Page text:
Pakistan's legendary leg-spinner Abdul Qadir has been inducted into the ICC Hall of Fame for a stellar cricket career that spanned for more than a decade.
The man who revived the art of leg spin, Abdul Qadir was an enigma like no other. If it was the sprightly skip and jump in his run-up that first caught your eye, it's his unconditional love for his skill that made you stay. Qadir was magic and in a staggering international career that ran for 13 years he left many spellbound.
Qadir finished his career with 236 Test wickets, still the third among all Pakistan spinners, and 132 ODI wickets, representing the team in 171 international matches across the two formats.
The show before the show
Deception, in any form, is the one skill that great bowlers possess naturally or develop over their career. Qadir was the absolute master at it and it began even before the ball was delivered.
A few steps, a lick of the right palm, a few hops with his arms taking a complete swing to reach up to the skies before the ball was delivered. The hysterical action, that appears slipshod up until the crescendo, somehow turns rhythmical, gluing you in, before the ball is delivered.
Nothing about Qadir was complete without his antics before the ball was bowled. Everything about him was theatrical and he mastered the art of deception with an element of distraction in his inimitable, yet often tried to replicate, bowling run-up and action.
The early signs, including the theatrics, were promising. Fast bowlers were ruling left, right and centre and cricket's clamour for a spinner had never been higher when Qadir stepped into the arena with cameras sopping up every movement of his.
In just his second Test match against England in Hyderabad, he claimed six wickets, removing five of the top six batters to give Pakistan a crucial lead in the first innings. To have a genuinely attacking spinner in a Test team was barely heard of then, but Qadir was about to write a chapter of his own in cricket history.
"Qadir was a bowler with killer instincts," he once told in an interview to ESPNCricinfo. It came to the fore in 1982 when Qadir took 22 wickets against Australia in the home series. Five years later, the magic still burnt bright when he enjoyed one of his best times as a spinner. A 10-wicket haul at The Oval on a wicket where Pakistan batters had put on more than 700 runs earned rave reviews.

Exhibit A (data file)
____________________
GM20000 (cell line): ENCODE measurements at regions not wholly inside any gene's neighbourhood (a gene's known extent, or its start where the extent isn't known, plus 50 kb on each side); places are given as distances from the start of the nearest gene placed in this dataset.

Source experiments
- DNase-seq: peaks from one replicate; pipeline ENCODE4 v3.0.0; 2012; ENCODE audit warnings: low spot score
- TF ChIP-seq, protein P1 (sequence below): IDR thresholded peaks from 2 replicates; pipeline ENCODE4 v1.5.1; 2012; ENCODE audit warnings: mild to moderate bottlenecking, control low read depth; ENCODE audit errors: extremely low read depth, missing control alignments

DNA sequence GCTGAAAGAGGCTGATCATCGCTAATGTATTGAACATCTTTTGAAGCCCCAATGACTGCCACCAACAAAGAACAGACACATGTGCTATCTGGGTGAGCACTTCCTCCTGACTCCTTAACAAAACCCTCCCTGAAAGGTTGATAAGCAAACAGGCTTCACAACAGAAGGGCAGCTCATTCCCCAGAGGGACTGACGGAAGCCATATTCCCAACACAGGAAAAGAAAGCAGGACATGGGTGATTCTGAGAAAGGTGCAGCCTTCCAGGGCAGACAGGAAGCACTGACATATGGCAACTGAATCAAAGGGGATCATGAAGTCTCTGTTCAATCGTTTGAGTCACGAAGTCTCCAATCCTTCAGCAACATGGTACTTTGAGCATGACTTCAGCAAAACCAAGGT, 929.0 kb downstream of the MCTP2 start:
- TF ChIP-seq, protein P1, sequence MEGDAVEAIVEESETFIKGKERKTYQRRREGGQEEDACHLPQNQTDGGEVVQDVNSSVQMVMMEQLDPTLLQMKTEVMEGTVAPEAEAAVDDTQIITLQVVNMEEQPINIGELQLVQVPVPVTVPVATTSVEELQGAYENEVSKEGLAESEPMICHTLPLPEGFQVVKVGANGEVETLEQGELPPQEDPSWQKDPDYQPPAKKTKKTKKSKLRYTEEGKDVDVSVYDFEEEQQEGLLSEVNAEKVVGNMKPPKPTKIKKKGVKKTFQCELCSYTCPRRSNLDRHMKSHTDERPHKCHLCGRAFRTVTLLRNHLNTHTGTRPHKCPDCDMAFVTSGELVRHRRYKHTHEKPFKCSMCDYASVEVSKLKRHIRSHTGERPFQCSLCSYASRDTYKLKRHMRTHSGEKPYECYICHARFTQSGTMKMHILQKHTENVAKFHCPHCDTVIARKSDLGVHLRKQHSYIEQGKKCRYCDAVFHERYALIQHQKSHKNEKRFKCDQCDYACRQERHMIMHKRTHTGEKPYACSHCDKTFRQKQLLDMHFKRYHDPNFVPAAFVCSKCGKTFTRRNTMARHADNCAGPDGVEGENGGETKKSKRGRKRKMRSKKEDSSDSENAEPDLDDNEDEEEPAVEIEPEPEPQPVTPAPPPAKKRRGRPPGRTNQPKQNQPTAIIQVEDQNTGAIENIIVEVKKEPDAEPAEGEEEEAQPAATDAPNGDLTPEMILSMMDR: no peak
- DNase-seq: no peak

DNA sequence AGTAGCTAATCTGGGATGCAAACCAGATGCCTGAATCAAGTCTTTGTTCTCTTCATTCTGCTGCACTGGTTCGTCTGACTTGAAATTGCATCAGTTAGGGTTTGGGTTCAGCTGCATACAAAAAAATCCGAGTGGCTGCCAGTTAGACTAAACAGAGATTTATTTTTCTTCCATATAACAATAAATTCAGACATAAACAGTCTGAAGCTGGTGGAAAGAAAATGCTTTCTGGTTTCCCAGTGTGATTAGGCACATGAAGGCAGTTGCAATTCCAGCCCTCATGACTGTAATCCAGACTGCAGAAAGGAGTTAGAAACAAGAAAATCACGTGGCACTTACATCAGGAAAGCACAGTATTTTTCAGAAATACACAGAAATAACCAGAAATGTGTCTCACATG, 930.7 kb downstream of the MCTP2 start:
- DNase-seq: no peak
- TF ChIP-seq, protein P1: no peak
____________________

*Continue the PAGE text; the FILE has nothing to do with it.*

Few months later, in the return series in Pakistan, Qadir destroyed England with 30 wickets across three Tests, taking a stunning 9/56, still the best figures by a Pakistan bowler, in an innings in the first Test in Lahore to give Pakistan a 1-0 lead in the series.
Wrist spin in the World Cup
While Qadir's act of reviving spin, and leg spin in particular, gets all the attention, he was One Day cricket's first genuine match-winning spinner. Again in an era of fast bowling, Qadir found ways to stand out, getting to 100 ODI wickets in 69 matches, the third fastest at the time.
He made his ODI debut in the 1983 World Cup, taking a four-wicket haul against the Kiwis in his first game. Probably not as popular is his valiant, unbeaten 41 from No.9 in that very same match. Two games later, he destroyed Sri Lanka with a five-wicket haul, becoming just the second spinner in ODIs to register a five-for. He finished the tournament as Pakistan's highest wicket-taker with 12 wickets in six matches. Four years later, he took another 12 wickets in the next edition of the tournament, guiding Pakistan to the semi-finals yet again.
The legacy of the magician
Such was his aura that Qadir became an icon that generated several young protégés. Mushtaq Ahmed emerged to succeed him by embodying everything that made him successful. Each of his four sons took to cricket too with Usman Qadir, the youngest, currently in the Pakistan cricket team. Quite a few others were inspired by him, including the legendary Shane Warne, who revealed that Qadir "was the guy who we looked up to in the '80s".
Qadir passed away, aged 63, in Lahore in 2019, leaving behind a legacy like few others. Numbers do not do his skill enough justice; Qadir was a mystic who popularised the art of leg spin and gave it an all new flavour, one so vibrant that his name would forever be attached to the skill.
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